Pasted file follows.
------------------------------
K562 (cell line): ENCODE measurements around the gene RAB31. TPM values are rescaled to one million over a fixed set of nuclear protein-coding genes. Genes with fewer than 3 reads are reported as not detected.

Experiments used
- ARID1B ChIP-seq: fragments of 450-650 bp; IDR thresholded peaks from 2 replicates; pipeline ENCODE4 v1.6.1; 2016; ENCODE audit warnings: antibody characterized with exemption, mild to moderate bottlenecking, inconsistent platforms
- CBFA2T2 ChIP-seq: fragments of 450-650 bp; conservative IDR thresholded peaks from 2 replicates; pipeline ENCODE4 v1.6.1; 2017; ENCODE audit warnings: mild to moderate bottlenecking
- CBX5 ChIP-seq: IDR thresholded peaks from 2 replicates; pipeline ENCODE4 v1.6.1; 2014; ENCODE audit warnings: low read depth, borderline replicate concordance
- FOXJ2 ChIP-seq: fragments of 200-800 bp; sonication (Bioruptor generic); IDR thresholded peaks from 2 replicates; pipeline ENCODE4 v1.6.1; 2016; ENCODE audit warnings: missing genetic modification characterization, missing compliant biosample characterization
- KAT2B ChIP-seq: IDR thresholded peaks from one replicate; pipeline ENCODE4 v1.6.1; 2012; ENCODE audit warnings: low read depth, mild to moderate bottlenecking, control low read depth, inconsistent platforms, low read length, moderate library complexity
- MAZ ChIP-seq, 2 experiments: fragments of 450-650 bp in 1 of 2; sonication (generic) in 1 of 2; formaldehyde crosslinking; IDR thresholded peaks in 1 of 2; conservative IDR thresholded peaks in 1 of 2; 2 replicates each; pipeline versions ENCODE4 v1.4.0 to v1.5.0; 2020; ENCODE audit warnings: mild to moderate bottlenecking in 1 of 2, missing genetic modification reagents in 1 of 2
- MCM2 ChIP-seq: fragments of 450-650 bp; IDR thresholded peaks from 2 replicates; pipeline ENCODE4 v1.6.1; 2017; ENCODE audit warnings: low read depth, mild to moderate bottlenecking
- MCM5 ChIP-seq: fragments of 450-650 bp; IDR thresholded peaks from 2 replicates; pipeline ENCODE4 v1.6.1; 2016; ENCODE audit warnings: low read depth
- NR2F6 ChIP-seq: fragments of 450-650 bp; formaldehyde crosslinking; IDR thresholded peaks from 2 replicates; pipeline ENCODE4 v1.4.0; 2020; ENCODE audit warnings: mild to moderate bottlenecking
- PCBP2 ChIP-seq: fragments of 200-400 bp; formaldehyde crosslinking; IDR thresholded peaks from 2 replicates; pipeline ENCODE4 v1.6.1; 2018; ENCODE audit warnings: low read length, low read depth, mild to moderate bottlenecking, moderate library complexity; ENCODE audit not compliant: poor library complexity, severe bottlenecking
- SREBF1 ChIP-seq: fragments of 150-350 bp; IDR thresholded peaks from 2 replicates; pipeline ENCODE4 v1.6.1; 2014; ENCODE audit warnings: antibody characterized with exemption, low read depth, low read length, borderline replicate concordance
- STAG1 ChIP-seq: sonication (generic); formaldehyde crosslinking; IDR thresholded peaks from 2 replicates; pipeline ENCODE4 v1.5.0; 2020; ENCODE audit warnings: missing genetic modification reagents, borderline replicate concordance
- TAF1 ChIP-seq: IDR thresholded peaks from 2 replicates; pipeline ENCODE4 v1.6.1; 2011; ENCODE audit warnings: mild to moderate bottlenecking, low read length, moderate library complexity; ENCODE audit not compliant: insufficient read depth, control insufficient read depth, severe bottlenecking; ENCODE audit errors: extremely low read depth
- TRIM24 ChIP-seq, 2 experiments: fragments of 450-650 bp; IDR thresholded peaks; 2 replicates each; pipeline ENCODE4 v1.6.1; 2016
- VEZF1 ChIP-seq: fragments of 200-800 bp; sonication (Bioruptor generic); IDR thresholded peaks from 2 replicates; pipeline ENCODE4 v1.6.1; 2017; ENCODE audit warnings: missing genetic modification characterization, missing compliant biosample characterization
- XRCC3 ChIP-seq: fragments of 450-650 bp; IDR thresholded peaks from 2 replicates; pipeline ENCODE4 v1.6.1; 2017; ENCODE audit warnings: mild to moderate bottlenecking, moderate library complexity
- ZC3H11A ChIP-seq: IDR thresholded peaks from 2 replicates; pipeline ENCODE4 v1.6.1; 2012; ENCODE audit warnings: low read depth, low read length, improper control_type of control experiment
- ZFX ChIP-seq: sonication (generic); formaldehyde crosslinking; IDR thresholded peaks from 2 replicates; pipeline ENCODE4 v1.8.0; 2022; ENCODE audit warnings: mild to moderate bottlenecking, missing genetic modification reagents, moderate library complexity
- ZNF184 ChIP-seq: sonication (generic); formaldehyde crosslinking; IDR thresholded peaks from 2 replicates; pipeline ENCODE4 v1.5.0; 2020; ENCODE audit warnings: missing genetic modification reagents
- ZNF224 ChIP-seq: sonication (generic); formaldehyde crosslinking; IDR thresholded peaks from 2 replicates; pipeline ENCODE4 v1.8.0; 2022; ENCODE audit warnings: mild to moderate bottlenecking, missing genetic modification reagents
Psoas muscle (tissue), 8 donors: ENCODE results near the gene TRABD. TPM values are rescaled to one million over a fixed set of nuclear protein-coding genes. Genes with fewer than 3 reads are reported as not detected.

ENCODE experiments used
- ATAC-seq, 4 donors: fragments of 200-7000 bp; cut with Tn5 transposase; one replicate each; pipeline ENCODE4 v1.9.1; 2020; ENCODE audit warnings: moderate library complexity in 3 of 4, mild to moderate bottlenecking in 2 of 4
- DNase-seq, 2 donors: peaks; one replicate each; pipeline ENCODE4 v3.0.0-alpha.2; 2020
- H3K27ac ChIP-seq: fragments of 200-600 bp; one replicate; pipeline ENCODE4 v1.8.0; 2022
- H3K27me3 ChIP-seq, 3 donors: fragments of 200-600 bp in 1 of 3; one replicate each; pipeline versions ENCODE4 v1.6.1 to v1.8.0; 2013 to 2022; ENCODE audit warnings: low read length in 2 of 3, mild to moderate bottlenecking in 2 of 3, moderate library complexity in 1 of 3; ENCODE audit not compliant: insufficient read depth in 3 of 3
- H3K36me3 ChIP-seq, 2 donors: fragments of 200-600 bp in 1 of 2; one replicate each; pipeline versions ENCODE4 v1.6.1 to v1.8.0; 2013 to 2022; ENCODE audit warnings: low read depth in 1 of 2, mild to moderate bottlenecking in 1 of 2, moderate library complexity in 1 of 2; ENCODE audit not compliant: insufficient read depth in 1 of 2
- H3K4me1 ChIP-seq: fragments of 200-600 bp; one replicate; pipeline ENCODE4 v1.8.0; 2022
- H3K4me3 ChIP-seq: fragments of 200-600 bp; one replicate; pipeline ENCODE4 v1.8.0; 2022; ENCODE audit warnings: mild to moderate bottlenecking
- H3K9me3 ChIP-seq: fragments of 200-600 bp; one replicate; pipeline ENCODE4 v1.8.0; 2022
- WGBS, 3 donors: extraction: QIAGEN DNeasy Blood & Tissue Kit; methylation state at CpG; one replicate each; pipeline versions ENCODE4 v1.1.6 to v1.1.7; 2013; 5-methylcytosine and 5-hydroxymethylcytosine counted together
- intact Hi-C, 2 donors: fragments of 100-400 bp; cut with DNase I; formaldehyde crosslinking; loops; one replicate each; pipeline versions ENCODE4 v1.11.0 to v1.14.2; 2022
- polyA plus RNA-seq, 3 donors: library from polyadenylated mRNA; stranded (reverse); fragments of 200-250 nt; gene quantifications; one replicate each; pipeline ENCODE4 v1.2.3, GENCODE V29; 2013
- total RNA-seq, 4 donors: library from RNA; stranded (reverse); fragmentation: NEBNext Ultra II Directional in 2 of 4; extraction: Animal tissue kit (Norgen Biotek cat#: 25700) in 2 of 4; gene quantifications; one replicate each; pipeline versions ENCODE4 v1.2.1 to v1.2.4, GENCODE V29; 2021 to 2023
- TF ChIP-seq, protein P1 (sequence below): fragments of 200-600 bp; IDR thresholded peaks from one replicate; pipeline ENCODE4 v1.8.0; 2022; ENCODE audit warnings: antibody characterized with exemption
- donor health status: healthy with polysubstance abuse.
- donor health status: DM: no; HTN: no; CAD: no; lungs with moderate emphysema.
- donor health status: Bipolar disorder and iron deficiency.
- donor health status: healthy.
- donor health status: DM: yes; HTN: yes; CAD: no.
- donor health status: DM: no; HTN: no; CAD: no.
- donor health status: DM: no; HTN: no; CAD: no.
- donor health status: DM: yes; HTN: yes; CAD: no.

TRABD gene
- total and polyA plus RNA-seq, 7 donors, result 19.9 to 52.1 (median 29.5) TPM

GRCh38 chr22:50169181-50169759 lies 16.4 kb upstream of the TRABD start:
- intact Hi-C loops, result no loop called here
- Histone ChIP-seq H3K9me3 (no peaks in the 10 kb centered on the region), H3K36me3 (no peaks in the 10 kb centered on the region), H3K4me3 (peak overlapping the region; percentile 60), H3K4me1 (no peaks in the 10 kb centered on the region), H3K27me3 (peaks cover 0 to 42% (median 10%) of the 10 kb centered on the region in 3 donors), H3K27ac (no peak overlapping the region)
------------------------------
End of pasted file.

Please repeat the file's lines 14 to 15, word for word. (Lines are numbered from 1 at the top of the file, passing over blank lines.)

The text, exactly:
- STAG1 ChIP-seq: sonication (generic); formaldehyde crosslinking; IDR thresholded peaks from 2 replicates; pipeline ENCODE4 v1.5.0; 2020; ENCODE audit warnings: missing genetic modification reagents, borderline replicate concordance
- TAF1 ChIP-seq: IDR thresholded peaks from 2 replicates; pipeline ENCODE4 v1.6.1; 2011; ENCODE audit warnings: mild to moderate bottlenecking, low read length, moderate library complexity; ENCODE audit not compliant: insufficient read depth, control insufficient read depth, severe bottlenecking; ENCODE audit errors: extremely low read depth